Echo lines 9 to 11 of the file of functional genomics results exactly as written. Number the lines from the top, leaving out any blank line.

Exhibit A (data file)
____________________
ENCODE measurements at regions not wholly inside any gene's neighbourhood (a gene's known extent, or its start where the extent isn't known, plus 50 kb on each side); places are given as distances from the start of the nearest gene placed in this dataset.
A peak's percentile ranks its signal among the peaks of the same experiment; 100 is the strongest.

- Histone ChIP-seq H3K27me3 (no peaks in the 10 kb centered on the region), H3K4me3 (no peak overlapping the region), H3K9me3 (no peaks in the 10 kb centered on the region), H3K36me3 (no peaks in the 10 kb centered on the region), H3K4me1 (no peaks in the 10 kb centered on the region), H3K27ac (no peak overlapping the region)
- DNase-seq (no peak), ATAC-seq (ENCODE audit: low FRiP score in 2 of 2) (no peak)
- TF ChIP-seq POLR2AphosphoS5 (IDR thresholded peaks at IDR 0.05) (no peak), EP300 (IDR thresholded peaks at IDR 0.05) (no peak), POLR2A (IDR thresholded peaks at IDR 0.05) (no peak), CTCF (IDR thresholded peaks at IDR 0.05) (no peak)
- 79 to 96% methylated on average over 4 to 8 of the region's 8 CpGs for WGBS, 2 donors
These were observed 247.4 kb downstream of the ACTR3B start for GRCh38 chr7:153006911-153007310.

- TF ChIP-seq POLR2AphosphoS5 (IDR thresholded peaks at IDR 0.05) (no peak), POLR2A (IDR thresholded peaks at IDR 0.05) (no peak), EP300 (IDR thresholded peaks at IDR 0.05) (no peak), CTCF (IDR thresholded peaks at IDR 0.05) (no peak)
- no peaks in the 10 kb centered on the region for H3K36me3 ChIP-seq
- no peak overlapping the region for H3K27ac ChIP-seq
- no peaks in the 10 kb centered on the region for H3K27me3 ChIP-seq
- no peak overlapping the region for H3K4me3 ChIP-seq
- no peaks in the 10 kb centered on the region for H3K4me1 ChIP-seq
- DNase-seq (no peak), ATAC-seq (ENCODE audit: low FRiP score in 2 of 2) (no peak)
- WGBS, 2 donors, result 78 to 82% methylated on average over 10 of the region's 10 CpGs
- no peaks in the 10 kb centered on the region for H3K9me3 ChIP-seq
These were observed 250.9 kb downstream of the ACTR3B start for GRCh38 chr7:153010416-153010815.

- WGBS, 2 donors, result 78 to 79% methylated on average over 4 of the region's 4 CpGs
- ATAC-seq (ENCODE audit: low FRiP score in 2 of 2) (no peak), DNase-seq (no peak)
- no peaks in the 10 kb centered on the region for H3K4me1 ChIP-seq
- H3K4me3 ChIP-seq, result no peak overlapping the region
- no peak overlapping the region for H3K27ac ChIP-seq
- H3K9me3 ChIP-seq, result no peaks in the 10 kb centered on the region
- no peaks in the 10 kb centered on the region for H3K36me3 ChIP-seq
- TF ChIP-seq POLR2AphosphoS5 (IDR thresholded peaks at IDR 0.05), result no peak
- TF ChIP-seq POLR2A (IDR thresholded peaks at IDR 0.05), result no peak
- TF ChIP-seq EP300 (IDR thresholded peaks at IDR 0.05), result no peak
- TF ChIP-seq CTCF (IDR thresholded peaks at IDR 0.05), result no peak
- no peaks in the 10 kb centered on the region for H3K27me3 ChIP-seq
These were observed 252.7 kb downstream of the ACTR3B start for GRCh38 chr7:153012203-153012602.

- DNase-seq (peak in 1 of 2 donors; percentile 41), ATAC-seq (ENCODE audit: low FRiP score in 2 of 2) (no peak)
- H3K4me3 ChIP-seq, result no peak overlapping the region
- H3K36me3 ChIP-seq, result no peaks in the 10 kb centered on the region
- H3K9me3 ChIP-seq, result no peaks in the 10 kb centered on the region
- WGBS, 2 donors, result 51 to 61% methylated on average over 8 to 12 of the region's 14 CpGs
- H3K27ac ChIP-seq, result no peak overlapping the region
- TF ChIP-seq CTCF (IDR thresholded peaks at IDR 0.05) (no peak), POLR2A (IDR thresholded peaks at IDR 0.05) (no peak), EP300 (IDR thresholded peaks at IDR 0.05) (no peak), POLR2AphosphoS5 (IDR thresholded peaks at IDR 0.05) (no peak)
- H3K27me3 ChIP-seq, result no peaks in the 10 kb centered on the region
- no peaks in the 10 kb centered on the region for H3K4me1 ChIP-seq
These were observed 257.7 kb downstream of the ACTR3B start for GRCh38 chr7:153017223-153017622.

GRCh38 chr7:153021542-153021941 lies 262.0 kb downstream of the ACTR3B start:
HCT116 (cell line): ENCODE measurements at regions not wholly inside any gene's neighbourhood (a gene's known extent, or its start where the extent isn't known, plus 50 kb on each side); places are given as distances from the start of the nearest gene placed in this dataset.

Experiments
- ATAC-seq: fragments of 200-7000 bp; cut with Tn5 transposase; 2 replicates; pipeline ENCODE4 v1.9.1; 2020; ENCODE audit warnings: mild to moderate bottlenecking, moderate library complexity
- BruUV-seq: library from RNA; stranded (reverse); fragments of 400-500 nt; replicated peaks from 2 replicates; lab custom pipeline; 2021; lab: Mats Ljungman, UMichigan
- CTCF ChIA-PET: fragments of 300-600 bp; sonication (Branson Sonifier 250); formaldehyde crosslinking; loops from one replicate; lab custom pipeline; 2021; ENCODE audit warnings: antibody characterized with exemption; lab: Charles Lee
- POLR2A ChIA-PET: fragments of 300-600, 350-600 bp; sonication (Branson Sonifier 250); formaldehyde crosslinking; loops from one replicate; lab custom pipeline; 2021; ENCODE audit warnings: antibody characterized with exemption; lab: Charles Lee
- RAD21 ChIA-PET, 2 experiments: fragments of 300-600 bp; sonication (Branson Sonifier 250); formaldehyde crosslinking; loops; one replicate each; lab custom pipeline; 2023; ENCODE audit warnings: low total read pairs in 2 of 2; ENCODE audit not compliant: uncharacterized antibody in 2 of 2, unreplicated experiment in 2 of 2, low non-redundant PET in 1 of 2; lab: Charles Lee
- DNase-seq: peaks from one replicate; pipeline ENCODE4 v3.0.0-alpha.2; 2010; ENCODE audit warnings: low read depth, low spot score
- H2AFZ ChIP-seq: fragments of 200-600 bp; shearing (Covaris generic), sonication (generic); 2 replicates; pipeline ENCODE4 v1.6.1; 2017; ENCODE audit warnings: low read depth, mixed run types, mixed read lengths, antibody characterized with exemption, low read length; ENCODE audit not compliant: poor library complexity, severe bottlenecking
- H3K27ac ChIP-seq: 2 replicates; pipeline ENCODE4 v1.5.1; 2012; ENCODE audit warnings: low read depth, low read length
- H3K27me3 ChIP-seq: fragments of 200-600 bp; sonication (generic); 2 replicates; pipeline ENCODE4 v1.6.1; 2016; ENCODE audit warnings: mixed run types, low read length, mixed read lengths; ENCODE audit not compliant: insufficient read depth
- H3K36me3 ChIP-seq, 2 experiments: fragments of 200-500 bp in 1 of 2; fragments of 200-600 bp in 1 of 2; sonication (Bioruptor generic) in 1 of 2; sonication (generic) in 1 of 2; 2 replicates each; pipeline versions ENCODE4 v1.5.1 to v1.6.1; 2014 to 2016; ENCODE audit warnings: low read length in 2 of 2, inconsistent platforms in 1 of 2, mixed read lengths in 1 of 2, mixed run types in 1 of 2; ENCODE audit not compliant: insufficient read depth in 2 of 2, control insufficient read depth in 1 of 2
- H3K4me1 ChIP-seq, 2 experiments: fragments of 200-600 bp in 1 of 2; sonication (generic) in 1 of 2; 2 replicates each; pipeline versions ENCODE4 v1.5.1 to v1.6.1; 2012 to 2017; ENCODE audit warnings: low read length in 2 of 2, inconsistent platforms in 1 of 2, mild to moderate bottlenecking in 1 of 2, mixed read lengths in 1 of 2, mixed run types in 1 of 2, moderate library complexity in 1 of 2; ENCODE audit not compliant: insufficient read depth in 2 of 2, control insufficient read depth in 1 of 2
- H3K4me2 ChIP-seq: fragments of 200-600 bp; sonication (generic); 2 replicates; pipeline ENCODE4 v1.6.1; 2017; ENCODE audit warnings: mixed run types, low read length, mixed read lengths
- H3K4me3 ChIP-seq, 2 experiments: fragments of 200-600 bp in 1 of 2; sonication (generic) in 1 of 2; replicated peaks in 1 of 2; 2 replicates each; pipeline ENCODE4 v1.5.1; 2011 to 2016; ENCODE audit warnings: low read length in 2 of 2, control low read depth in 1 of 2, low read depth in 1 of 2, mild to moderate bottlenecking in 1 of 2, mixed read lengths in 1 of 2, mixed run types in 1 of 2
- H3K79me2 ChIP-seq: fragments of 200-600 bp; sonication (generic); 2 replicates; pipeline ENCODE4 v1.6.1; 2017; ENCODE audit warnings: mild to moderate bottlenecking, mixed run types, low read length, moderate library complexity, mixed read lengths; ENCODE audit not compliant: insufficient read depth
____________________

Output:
- no peaks in the 10 kb centered on the region for H3K36me3 ChIP-seq
- no peak overlapping the region for H3K27ac ChIP-seq
- no peaks in the 10 kb centered on the region for H3K27me3 ChIP-seq